The latest Fox News poll shows that voters have little trust in the president these days, with 61 percent of respondents saying Obama lies about significant issues "most of the time" or "some of the time." That includes 38 percent of Democrats and 63 percent of independents. This survey goes beyond the conventional "honest and trustworthy" measurement common in polls and tests the loaded term "lie." For so many to say that the president lies is a big deal in a country where trust in government continues to crater. read more
COLUMBUS, Ohio Household wealth for Americans still has not recovered from the recession, despite last summer's optimistic report from the U.S. Federal Reserve, a new study suggests.
Economists at The Ohio State University found that the mean net worth of American households in mid-2013 was still about 14 percent below the pre-recession peak in 2006. Their analysis suggested that middle-aged people took the biggest hit. read more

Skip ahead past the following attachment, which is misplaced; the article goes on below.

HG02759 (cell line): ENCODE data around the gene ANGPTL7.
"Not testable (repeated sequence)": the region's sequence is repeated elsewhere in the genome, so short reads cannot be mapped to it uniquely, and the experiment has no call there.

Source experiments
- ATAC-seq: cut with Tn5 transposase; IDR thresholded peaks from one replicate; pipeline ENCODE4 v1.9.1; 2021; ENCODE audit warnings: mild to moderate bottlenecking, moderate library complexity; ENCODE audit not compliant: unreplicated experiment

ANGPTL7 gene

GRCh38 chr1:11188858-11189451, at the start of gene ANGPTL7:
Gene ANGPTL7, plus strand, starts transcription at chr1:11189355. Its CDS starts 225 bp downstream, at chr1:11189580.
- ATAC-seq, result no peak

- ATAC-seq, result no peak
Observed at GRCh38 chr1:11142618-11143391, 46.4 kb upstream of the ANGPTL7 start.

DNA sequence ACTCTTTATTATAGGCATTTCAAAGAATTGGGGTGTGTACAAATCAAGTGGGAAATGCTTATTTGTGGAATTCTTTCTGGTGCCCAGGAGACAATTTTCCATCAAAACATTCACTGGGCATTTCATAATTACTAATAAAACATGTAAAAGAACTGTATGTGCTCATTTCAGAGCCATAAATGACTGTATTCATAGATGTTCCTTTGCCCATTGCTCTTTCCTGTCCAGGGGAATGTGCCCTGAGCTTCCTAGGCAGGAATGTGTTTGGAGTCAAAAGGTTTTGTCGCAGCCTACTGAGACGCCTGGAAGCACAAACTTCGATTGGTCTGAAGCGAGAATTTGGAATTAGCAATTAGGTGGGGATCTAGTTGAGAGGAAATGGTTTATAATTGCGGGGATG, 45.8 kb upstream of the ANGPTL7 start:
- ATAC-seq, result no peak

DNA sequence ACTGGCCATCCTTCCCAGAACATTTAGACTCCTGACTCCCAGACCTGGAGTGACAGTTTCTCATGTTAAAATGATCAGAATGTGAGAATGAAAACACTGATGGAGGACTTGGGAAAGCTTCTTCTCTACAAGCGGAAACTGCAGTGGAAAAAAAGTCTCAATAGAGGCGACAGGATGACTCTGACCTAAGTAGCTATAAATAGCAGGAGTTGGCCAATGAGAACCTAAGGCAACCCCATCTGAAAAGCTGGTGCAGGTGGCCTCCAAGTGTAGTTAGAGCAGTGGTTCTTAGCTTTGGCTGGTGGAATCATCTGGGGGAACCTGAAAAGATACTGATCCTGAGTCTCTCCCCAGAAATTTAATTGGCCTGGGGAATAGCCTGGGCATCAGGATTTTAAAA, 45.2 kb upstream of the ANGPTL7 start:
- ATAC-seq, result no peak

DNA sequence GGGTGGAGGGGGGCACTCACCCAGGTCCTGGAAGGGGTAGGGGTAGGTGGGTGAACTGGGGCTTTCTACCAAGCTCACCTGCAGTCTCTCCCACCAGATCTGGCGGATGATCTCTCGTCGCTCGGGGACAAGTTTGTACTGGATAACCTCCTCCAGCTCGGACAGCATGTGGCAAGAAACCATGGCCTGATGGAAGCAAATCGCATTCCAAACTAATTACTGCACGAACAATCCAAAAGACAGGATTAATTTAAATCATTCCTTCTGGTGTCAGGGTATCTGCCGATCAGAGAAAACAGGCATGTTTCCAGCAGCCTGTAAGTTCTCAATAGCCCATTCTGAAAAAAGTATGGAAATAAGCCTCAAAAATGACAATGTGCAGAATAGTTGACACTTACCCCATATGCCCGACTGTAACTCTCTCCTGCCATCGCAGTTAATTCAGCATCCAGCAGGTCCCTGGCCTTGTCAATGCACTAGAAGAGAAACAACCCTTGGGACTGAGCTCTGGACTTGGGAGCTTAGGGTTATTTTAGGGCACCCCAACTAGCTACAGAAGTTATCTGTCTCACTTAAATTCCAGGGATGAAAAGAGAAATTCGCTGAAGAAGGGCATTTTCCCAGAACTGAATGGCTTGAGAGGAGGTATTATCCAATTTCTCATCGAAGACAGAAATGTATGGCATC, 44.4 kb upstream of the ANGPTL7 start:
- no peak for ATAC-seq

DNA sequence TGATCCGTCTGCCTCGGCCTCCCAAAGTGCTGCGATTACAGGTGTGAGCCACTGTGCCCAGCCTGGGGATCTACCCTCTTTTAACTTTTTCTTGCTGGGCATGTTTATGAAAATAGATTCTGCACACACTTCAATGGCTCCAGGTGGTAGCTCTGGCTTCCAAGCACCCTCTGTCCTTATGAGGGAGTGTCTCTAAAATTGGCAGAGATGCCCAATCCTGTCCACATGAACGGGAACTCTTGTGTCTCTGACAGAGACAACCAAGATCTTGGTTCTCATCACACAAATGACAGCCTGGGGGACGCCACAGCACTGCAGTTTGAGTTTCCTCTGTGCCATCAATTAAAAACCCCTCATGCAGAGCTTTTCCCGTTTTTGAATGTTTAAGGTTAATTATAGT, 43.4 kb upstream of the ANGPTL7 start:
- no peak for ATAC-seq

California Governor Jerry Brown, who decries a widening gulf between rich and poor, is campaigning for a fourth and final term presiding over a state that's outpacing the U.S. in producing both millionaires and food-stamp recipients.
Bloomberg News: Jeanina Jenkins, a 20-year-old high school graduate from St. Louis, is stuck in a $7.82-an-hour part-time job at McDonald's that she calls a "last resort" because nobody would offer her anything better. Stephen O'Malley, 26, a West Virginia University graduate, wants to put his history degree to use teaching high school. What he's found instead is a bartender's job in his home town of Manasquan, New Jersey. Jenkins and O'Malley are at opposite ends of a dynamic that is pushing those with college degrees down into competition with high-school graduates for low-wage jobs that don't require college. As this competition has intensified during and after the recession, it's meant relatively higher unemployment, declining labor market participation and lower wages for those with less education. read more
A California state senator was charged Friday with accepting $100,000 in bribes, lavish trips and no-show jobs for his children in exchange for pushing legislation to benefit a hospital engaged in billing fraud and participating in a film industry tax scheme that actually was an FBI sting. If convicted on all counts, state Sen. Ron Calderon (D) could face nearly 400 years in federal prison. Charges also were filed against his brother Tom, a former state lawmaker-turned-lobbyist. Ron Calderon has denied wrongdoing.